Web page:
Ray Ford's Hollywood Takeover Starts Now
11 months ago
The co-star of 'Don't Trust the B---- in Apt 23' is making a splash in Hollywood, and he may just be getting started
Theater critics rarely seem to ever love modern interpretations of Shakespeare's great tragedies, and it’s in this vain that the critic and playwright David Dewitt’s 2004 review of King Lear at the Yale Repertory Theater is pretty routine. Directed by the legendary stage director Harold Scott, the play was cast with all black actors, its subjects an African-American Olmec culture -- a clever play on Shakespeare’s vulnerable, conflicted and often delirious ensemble.
“Most of this Lear, for better or worse, is pretty standard stuff,” Dewitt grumbled. “That is plenty satisfying if the actors work as an ensemble, which this play demands as much as any of Shakespeare’s other great tragedies. But this cast is uneven, and their work together seldom has a life beyond the separate parts.”
More taken by the individual performances, Dewitt said Johnny Lee Davenport gave Kent a “rooted depth,” and was particularly impressed with the actor Avery Brooks as King Lear.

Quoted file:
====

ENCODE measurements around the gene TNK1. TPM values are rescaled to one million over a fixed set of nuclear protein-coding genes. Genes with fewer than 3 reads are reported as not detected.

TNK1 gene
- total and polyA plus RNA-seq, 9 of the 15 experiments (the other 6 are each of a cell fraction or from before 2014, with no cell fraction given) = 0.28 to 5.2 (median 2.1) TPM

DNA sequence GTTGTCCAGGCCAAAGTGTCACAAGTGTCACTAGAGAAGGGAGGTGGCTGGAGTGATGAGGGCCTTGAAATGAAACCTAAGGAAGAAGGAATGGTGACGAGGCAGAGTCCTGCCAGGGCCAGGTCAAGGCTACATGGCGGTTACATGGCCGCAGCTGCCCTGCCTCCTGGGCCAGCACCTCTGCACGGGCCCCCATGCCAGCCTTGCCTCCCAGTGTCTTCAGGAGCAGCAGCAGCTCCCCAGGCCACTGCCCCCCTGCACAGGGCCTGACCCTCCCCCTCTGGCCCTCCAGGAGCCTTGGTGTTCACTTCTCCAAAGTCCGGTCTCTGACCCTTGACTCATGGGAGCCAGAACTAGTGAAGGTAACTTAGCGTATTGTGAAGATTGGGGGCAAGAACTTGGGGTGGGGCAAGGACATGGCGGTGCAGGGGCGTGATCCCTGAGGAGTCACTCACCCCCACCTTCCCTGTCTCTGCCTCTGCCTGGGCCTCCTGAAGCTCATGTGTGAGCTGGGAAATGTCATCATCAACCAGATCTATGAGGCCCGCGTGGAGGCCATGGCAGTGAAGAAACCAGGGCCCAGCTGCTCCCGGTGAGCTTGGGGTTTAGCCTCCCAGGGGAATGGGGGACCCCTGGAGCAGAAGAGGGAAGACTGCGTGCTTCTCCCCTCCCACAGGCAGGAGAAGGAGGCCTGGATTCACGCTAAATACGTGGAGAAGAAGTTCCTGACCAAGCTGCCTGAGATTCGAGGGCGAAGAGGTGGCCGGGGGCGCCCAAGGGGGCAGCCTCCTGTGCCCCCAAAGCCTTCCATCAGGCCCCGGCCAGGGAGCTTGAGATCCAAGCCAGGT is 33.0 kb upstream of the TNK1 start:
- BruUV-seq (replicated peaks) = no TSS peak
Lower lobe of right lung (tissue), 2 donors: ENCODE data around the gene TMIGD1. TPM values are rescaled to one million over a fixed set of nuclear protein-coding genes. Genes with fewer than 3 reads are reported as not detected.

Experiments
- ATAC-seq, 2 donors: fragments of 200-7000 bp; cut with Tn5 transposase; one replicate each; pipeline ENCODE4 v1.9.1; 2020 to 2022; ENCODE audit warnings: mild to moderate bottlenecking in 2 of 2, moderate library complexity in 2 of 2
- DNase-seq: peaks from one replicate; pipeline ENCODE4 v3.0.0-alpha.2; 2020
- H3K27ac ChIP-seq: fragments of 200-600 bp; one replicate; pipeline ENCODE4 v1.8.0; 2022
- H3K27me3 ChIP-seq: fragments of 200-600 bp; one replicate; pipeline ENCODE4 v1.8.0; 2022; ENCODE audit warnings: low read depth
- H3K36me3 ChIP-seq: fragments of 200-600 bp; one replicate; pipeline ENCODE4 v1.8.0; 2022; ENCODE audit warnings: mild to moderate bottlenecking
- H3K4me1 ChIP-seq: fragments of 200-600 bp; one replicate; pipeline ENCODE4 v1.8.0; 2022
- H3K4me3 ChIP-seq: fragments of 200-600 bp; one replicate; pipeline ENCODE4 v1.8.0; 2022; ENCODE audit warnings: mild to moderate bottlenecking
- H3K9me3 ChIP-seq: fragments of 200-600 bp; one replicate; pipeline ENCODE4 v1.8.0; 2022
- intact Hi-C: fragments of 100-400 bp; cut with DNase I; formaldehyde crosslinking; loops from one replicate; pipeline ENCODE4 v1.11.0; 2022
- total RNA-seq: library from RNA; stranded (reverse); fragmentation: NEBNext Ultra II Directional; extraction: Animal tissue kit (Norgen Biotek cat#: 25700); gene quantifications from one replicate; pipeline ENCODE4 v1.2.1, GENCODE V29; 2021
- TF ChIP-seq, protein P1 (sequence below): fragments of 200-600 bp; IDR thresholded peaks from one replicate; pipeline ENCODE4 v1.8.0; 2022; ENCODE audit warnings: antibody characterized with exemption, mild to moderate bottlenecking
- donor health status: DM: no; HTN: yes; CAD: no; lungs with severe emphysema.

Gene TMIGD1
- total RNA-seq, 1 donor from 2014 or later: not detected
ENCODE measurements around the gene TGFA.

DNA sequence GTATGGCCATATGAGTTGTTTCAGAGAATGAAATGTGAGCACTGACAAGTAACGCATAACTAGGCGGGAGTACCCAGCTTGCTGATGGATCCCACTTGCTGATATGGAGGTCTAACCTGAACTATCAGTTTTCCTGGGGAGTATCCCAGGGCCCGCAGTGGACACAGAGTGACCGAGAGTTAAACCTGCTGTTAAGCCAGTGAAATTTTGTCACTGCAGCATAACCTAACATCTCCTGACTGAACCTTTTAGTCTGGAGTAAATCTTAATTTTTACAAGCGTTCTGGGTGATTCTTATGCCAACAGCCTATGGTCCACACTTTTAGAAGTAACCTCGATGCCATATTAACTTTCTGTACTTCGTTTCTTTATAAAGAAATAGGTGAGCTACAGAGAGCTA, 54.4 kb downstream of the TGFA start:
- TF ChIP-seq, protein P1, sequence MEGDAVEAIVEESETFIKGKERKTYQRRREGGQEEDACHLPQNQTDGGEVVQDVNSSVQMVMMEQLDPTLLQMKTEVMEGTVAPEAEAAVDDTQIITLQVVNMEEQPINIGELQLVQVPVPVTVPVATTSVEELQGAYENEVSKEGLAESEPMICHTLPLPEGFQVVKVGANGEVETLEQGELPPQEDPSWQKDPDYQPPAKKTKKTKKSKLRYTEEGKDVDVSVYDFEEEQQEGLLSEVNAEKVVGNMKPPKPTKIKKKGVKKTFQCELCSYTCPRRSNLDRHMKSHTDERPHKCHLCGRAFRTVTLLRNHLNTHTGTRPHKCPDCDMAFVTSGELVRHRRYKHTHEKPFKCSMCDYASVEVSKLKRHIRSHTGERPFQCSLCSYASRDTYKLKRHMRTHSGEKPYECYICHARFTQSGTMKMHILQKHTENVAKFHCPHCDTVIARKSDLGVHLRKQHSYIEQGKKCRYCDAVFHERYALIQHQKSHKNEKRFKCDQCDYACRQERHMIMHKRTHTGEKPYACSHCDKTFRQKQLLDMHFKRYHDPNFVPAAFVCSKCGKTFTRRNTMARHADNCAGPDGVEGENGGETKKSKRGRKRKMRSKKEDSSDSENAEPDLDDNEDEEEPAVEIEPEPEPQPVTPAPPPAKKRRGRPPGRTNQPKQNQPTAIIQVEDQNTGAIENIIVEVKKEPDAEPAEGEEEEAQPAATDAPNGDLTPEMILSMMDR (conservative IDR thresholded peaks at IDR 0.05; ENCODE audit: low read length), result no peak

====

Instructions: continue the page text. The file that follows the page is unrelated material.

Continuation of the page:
And then there was the young actor who played the Fool.
“More successful is Ray Ford as the Fool,” Dewitt remarked, “the only character who seems to belong in the same play as Mr. Brooks. Mr. Scott and the costume designer, Jessica Ford, have conceived the Fool's look as something like that of a witch doctor, and Mr. Ford mixes a comic naturalism with a supernatural wisdom that pumps momentum and energy into Lear’s journey.”
The role, at the play’s end, had pumped momentum and energy into Ford’s journey, as well. Nearly eight years later, Ford still calls the play his biggest break.
“That’s not very Hollywood,” he says mockingly, “but that’s the role I grew the most on … where I really learned to take direction and take risks. After that I said to myself that I could do anything. It gave me a lot of confidence.
“The doors that it opened were mostly in my psyche.”
Other doors have opened, too. Ford is now a co-star of the new hit ABC sitcom "Don't Trust the B---- in Apt 23" alongside James Van Der Beek and Krysten Ritter. In it, he plays Luther, James Van Der Beek’s painstaking, tip-toeing personal assistant. Van Der Beek is trying to recapture a glory that doesn’t resemble his ascent to stardom as the lead star in the show "Dawson’s Creek." The quest makes him insecure about celebrity, his status and relationships (Think Lisa Kudrow in the cult-favorite "The Comeback"). You wonder if the similar reality of King Lear -- aging, and in unrequited love with flattery -- is lost on Ford or the show’s creators.